Guidelines and protocols are not Regulations. Policy Guidelines like the NCDC Guidelines and Protocols are not laws or Regulations. Such guidelines and protocols have no force of law and as such no person can be arrested or charged for any offence under them. The apex court in Nigeria (Supreme Court of Nigeria) has warned that policy guidelines of government are not laws. When government is serious with a policy guideline and wants the force of law and compliance, it will turn its policy guideline into a Regulation. In this period, the relevant Laws and Regulations on COVID-19, includes; the Quarantine Act, the COVID-19 Regulations, Lagos State Infectious Diseases (Emergency Prevention) Regulations 2020 and other similar state regulations.

By the law that created NCDC, the NCDC has powers to MAKE REGULATIONS and issue guidelines to protect Nigerians from the impact of communicable diseases of public health importance like COVID-19. However, NCDC can only exercise such powers with the approval of the federal Minister for Health. Furthermore, the federal Minister for Health can also own his own give directives to the board of the NCDC to make necessary Regulations. So, NCDC can make regulations to ensure Nigerians comply to their health guidelines and protocols or be punished. Regulations of NCDC will cover and operate in all states in Nigeria, it is a federal regulation. This will certainly help in the fight against COVID-19 across Nigeria.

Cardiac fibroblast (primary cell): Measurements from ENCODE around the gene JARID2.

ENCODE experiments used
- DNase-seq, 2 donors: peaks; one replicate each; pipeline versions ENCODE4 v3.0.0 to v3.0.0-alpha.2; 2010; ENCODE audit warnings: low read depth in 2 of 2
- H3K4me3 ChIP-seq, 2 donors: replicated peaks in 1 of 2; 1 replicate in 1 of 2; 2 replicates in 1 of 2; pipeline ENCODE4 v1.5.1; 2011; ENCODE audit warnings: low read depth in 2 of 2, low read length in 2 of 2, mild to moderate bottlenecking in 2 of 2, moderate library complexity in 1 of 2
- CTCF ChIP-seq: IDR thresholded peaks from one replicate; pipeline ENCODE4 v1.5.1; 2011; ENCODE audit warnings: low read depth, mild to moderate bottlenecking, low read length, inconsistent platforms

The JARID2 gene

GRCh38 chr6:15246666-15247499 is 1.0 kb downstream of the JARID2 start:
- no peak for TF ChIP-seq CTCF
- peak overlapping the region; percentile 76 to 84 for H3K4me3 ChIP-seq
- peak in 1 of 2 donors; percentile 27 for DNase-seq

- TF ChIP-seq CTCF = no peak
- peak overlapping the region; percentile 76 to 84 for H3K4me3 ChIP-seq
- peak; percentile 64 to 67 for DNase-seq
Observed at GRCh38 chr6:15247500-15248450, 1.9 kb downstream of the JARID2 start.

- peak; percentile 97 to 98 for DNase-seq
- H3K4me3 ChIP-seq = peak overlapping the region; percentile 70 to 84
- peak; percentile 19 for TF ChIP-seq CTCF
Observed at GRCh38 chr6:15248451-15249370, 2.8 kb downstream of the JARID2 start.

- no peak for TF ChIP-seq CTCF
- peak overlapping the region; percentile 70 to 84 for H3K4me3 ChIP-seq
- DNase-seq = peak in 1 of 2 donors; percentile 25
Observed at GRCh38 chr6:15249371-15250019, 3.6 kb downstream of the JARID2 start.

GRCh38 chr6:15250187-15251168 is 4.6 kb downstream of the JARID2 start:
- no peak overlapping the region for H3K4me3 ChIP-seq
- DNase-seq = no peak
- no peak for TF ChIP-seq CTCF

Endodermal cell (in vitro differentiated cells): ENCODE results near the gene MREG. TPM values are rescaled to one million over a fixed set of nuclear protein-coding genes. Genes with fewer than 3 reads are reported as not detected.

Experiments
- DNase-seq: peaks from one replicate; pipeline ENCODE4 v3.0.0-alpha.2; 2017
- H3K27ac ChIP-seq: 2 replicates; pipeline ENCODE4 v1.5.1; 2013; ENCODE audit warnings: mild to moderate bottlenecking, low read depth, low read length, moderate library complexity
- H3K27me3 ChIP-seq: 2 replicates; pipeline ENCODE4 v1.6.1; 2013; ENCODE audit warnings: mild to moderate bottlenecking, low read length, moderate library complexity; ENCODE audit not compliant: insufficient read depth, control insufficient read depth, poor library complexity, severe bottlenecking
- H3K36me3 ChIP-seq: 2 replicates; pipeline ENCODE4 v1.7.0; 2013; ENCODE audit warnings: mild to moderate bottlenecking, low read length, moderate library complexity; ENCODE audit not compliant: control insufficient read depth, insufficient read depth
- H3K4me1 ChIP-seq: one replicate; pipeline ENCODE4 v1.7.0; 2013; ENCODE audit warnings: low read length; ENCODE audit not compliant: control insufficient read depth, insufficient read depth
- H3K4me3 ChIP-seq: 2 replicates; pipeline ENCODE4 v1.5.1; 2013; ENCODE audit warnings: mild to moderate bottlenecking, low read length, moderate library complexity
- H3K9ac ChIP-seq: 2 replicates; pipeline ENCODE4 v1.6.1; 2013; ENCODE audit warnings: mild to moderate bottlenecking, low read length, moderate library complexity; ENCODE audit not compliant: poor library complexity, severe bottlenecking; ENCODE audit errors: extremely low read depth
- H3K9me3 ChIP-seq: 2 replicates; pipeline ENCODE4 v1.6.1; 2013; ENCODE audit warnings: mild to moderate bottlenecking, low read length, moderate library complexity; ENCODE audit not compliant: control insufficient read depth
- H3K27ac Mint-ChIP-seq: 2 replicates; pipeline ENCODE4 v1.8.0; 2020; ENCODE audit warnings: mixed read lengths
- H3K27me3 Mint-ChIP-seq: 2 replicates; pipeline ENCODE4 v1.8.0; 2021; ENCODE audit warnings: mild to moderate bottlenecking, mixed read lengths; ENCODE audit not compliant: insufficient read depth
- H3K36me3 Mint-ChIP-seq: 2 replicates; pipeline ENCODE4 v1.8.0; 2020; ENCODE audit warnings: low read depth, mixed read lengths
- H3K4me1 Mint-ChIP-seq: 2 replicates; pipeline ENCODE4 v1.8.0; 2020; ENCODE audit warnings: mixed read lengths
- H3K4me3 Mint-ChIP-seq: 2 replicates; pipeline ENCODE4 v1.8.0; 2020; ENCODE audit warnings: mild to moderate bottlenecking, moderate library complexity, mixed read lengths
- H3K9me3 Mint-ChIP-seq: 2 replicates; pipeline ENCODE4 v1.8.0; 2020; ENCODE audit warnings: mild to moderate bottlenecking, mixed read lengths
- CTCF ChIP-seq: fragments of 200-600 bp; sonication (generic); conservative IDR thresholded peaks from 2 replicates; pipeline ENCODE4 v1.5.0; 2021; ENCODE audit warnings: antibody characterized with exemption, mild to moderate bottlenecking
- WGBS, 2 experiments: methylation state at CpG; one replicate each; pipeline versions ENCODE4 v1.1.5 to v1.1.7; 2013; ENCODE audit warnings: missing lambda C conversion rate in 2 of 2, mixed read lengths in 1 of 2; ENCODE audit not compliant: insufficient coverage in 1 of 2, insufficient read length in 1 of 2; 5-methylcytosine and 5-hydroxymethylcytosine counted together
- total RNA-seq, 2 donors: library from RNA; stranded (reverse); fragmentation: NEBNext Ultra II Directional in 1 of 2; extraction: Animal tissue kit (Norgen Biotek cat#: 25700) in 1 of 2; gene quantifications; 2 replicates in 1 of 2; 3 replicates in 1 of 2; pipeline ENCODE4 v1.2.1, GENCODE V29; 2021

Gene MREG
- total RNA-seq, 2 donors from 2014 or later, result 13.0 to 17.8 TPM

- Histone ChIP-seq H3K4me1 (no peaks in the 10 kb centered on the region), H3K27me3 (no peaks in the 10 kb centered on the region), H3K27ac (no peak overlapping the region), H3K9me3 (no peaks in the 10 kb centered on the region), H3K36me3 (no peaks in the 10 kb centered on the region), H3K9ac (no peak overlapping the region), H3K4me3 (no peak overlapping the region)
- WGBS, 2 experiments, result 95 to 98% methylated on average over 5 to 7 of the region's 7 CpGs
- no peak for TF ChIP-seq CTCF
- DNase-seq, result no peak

The writer is not unaware of COVID-19 pandemic and governments interventions to end it. The security and welfare of the good people of Nigeria are the primary purpose of government. However government must be lawful and law abiding in achieving such purpose. It is advised that constitutional procedures and statutory processes should be engaged at all times to avoid causing more problems in attempting to solve one. We must conquer COVID-19 without violating fundamental human rights of Nigerians even where such rights may be restricted. Stay at Home and Stay Healthy!


1. Sections 1, 4(3), 14, 20, 33, 34, 35, 36, 37, 38, 39, 40, 41, 42, 43, 44, 45, 305, of the Constitution of the Federal Republic of Nigeria, 1999.

2. Sections 1, 2, 3, 4, 6 and 8 of the Quarantine Act of 1926.

3. Sections 1, 3, 4, 24, 25, 27 and 28 of the Nigeria Center for Disease Control and Prevention (Establishment) Act, 2018.

4. Sections 12, 17, 18 and 39 of the Interpretation Act, 1964.

5. Provisions of the COVID-19 Regulations 2020.

6. Regulations 1, 2, 3, 4, 5, 7 and 8 of the Lagos State Infectious Diseases (Emergency Prevention) Regulations 2020

7. Sections 53 and 58 of the Lagos State Public Health Law, Cap Ch. P16, Laws of Lagos State 2015.

8. The Supreme Court judgment on “Meaning of Regulation” in the case of AG LAGOS STATE v. EKO HOTELS LTD & ANOR (2006) LPELR-3161(SC)

9. The Court of Appeal judgment on “Meaning of Executive Order/Regulation” in the case of ELEPHANT GROUP PLC v. NATIONAL SECURITY ADVISER & ANOR (2018) LPELR-45528(CA)

10. The Supreme Court judgment on “Policy Documents/Guidelines” in the case of COMPTROLLER GENERAL OF CUSTOMS & ORS v. COMPTROLLER ABDULLAHI B. GUSAU (2017) LPELR-42081(SC).

11. The Supreme Court judgment on “Policy Documents/Guidelines” in the case of UNION BANK OF NIGERIA PLC & ANOR. v. IFEOLUWA NIG. ENTERPRISES LTD (2007) 7 NWLR (Pt.1032) 71 at 84.